In April 2006 the UK government gave the ability for a UK pension to be transferred to an overseas pension provided it met certain qualifying rules, which broadly followed the UK legislation. QROPS or Qualifying Recognised Overseas Pension schemes give a number of benefits to expats. For the first 5 years of the new pension the trustees of the new pension scheme have to report once a year to the UK Inland Revenue to confirm continuing qualification with the rules.

With effect from the 6th of April 2012 new legislation changed the QROPS tax rules. Those people who may have a QROPS or qualifying recognized overseas pension are those that have retired overseas and transferred their pension pot to one of the HMRCs recognized schemes. This means that they then become subject to the tax laws within that country.

If looking to take advantage of these provisions you will need to take advice to ensure that the scheme qualifies, that the processes are correctly followed and that the reporting requirements are complied with and to ensure that you understand the benefits and conditions so that you can decide whether it is right for you. 

One advantage of QROPS is that after 5 years the pension can be moved without having to report to the UK and with no loss of UK tax relief.   It is therefore possible to transfer your fund to another investment which does not require you to purchase an annuity.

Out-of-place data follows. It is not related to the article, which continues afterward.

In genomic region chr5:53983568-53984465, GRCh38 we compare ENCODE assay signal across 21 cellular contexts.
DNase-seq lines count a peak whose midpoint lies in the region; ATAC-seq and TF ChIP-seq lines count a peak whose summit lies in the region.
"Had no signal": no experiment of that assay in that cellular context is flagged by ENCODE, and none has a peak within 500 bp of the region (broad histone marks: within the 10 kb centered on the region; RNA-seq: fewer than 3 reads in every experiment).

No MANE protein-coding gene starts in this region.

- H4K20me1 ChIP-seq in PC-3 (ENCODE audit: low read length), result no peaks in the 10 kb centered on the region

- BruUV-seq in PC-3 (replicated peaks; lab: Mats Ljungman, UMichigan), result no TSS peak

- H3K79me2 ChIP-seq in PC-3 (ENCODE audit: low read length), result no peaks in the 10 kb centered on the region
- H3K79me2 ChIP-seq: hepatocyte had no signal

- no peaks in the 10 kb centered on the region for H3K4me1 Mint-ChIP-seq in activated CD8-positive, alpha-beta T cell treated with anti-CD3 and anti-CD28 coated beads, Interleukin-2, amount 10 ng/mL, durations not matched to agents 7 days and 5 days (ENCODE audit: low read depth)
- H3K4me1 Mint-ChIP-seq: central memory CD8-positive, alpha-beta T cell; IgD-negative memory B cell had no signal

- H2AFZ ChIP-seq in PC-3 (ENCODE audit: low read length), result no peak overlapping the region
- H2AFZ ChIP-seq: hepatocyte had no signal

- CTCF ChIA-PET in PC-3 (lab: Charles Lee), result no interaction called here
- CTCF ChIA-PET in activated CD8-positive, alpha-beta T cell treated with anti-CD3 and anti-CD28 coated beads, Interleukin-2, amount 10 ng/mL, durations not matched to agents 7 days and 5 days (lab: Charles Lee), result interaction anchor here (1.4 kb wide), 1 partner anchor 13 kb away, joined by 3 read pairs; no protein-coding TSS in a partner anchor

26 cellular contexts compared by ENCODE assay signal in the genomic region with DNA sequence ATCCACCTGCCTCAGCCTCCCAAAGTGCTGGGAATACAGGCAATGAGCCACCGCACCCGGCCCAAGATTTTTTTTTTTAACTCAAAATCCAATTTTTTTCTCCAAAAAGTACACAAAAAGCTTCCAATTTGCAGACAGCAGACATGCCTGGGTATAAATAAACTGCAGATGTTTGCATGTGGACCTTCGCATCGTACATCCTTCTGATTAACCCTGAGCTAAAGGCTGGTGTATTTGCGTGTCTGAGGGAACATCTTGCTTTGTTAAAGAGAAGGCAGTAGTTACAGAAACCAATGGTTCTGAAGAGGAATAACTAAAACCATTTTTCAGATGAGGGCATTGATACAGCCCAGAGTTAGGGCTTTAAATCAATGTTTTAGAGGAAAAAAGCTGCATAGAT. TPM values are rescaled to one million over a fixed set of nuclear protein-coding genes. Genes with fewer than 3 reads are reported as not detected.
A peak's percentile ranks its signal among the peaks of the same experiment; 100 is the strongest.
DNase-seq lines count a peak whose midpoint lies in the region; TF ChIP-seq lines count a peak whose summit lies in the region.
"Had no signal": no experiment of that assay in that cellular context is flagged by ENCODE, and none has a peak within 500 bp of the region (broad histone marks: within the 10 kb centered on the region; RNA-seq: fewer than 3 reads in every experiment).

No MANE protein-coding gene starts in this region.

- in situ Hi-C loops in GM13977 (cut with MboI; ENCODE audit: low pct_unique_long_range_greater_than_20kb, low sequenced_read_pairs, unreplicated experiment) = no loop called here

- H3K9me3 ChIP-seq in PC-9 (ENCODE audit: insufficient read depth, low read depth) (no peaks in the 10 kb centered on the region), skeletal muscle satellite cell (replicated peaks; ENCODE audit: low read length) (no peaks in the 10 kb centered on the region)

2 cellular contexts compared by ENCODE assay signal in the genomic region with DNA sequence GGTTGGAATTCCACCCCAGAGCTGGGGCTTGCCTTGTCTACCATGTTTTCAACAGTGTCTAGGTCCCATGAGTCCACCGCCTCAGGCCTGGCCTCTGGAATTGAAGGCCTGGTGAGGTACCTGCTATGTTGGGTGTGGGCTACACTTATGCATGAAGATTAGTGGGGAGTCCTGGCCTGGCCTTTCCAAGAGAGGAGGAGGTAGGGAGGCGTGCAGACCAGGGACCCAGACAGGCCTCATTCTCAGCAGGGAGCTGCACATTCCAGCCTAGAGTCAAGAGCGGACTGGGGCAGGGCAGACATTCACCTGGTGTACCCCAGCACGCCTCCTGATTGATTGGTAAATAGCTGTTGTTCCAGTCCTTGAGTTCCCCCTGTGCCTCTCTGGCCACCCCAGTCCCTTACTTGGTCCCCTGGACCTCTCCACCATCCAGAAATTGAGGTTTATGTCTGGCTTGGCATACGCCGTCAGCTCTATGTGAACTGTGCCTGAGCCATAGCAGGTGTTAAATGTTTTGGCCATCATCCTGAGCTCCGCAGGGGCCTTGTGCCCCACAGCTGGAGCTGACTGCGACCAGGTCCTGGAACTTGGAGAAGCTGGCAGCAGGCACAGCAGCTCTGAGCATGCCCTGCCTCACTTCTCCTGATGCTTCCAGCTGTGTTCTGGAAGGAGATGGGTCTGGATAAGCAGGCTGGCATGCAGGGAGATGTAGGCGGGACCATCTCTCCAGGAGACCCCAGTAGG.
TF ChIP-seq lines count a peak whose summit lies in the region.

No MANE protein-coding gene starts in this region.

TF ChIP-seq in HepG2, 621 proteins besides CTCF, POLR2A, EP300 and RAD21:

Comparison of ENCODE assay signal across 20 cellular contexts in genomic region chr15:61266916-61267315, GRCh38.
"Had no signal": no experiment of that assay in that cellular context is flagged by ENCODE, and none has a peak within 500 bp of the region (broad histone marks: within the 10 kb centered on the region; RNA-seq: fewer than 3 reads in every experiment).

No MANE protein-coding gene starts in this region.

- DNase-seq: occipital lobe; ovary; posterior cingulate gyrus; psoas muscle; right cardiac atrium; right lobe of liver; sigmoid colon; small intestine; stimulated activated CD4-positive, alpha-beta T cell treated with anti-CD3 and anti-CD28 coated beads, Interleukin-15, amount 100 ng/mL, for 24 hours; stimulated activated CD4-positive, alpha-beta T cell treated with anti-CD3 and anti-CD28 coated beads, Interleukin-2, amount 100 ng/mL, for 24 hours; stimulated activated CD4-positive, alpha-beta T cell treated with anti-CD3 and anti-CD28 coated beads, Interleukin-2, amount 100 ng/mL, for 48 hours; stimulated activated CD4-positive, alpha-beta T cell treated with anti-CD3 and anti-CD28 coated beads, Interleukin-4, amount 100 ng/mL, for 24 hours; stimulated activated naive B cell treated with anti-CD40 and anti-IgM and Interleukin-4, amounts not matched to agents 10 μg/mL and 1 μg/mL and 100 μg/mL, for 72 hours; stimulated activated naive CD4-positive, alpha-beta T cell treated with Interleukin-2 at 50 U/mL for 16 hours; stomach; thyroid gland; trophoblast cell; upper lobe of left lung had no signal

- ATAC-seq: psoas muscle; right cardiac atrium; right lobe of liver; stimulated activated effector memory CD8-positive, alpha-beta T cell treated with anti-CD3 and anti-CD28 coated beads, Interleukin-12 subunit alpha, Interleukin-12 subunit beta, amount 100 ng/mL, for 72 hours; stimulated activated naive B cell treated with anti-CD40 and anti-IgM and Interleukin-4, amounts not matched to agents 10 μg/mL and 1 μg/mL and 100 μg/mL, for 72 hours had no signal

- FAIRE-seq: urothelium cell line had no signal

Pension annuities have advantages, but also disadvantages.  A pension annuity means that you exchange the capital that you have built up in your pension less any tax free cash you are allowed to tax, to an annuity provider who in return guarantees you a lifetime income for the rest of your life (however long you live).   This means that you know how much income you are going to get and you know you will get this for life. However, the amount of interest you get reflects interest rates and with interest rates currently at very low levels this has meant many people have had smaller pensions than they might have expected.  Also under this arrangement the capital has gone for ever to buy the annuity.

Since you do not have to buy an annuity with a QROPS it is possible to live off the interest on the retained fund, draw down on the capital only if necessary and leave the balance of the capital as a legacy.  Advice is however, essential as there is always the risk that the rules will be changed or interpreted differently by HMRC.

It should be noted that in the legislation that introduced QROPS there were two qualifying conditions, both involving a 5 year requirement.  Firstly, a person must be non UK resident for 5 years before they could make changes to the QROPS and either take the cash or move it to an investment option that does not involve an annuity. The other requirement was that the trustees of a scheme must report to the HMRC for a period of 5 years and during this time the scheme must remain a qualifying scheme.

There is some ambiguity in the legislation, but the safest thing is to ensure that you comply with both elements.